CL asked knowledgeable Atlantans what Southern Co. should do about global warming. More answers -- and a chance for you to comment -- are available here.
Emory University law professor and director of the Emory Environmental and Natural Resources Law Program
First, from my following of the regulatory battles, the science of climate change is as sound as any regulatory issue in decades. So Southern Co.'s claims that there's a need for more science is puzzling and a little disappointing.
Second, Southern Co.'s call for voluntary action is a typical move for industries seeking to avoid regulation, but voluntary measures historically tend to be highly ineffective. The auto industry [and] the oil industry have made similar arguments in the past on other issues. In this setting, there will need to be broad-based action that's uniformly enforced if there's to be room for improvement.
I understand a company will be making business decisions for business reasons, but there are times when a risk is broad enough that you'd hope a company would take a longer-term perspective. I think Southern Co. is probably wrong here. I think that there will be regulation. And I think they'll be behind other companies like Duke [Energy] that have accepted the reality of the climate change problem.
Vice president of the Georgia Public Policy Foundation, a conservative think-tank
I think utilities have done a commendable job, actually. They've invested millions in cleaning up coal. ... Human carbon emissions are a drop in the ocean compared to natural emissions, and when we stop worrying about trees and volcanoes, then we can start worrying whether humans are adding too much carbon to the atmosphere. I think that climate change takes place all the time, and I think we're incredibly pompous if we think humans have that much influence on it.
The problem is we're not opening the door to a variety of energy choices, like nuclear [and] opening up [the Arctic National Wildlife Refuge]. It's all very well to point your finger at one source of energy, but if you're closing doors as far as regulatory excess, what do you expect utilities to do? When you give utilities access to alternatives that are viable, then it becomes easier to set coal as a resource aside.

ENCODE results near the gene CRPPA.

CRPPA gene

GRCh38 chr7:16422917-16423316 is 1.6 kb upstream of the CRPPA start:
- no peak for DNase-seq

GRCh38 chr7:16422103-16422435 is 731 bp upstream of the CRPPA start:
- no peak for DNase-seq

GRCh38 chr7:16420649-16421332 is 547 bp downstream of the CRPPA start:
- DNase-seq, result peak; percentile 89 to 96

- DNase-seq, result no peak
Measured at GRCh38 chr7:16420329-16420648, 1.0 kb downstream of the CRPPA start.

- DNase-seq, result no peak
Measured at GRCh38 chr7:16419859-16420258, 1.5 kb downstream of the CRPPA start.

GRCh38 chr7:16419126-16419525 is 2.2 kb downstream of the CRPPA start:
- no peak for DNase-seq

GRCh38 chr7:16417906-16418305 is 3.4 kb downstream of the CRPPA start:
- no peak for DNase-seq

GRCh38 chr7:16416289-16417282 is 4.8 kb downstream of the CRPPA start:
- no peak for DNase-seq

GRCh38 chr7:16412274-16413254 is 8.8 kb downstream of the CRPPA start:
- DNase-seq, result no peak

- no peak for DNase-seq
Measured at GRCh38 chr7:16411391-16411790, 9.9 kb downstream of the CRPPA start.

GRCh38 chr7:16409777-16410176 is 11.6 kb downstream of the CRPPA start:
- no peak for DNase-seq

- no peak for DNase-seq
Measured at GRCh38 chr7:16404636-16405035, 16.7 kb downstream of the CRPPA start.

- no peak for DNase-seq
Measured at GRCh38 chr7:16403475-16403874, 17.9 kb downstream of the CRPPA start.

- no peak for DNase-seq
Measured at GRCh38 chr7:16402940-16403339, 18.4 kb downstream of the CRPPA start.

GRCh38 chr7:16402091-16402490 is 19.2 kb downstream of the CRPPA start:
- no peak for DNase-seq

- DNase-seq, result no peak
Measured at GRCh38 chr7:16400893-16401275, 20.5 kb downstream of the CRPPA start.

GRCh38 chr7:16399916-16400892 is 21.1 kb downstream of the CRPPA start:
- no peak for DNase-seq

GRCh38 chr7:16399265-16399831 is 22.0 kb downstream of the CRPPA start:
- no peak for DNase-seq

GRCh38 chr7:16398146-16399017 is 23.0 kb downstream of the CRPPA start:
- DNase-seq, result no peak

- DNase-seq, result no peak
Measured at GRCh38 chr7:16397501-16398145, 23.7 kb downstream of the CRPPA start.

We need more legislators with the courage to take a stand against NIMBY-ism ["Not in my back yard"]. It's fear-mongering. Good lord, nuclear energy is the cleanest source of energy. There's a lot of fear about it because of activists who bring up things like Three Mile Island. Everyone acknowledges nuclear [power plants] are clean sources of energy, but no one wants them in their back yard because of this paranoia.
Director of the Georgia Sierra Club
It is the duty of government to look out for the common good of clean air and clean water, and to address the serious issue of global warming -- not Southern Co.
By taking money from corporations, our elected officials like the governor and the Legislature compromise their ability to protect the public interest. Citizens need to understand this process. We have a serious problem with the fact that elected officials' decisions are compromised by large corporate donations and an inattentive public.
The most recent example of this is through Georgia EPD's [Environmental Protection Division] recent proposal for a Clean Energy Fund. This Clean Energy Fund would have promoted renewable energy and energy-efficiency programs leading to improvements in air quality, encouraging pollution prevention activities, and stimulating local job creation and economic growth. This fund would have cost Georgia taxpayers nothing. However, Georgia Power didn't want it because true conservation would reduce demand ... and would not lead to maximized shareholder wealth. Georgia Power was successful at causing EPD to withdraw the Clean Energy Fund proposal.
Georgia continues to be last in the country on per-capita spending on energy efficiency. ... Citizens must demand strong EPD and state leadership to decisively address global warming and stop letting Southern Co. decide our fates.
Lowell "Rusty" Pritchard
Adjunct professor of ecological economics at Emory University
I suppose for all of us, our fundamental moral obligation is to be honest, not to mislead others, not to pretend we know more about the facts of something than we do.
I know [Southern Co. has] something of a reputation for skepticism on global warming science, but there's not a lot of controversy about the warming or about whether people are causing it. A company shouldn't feel like it can misrepresent facts in a public debate, and we should hold people responsible when they don't tell the truth. Does that mean you have a legal standing to sue someone for misrepresenting the science of climate change? No. But should they be ashamed of themselves? Yes.
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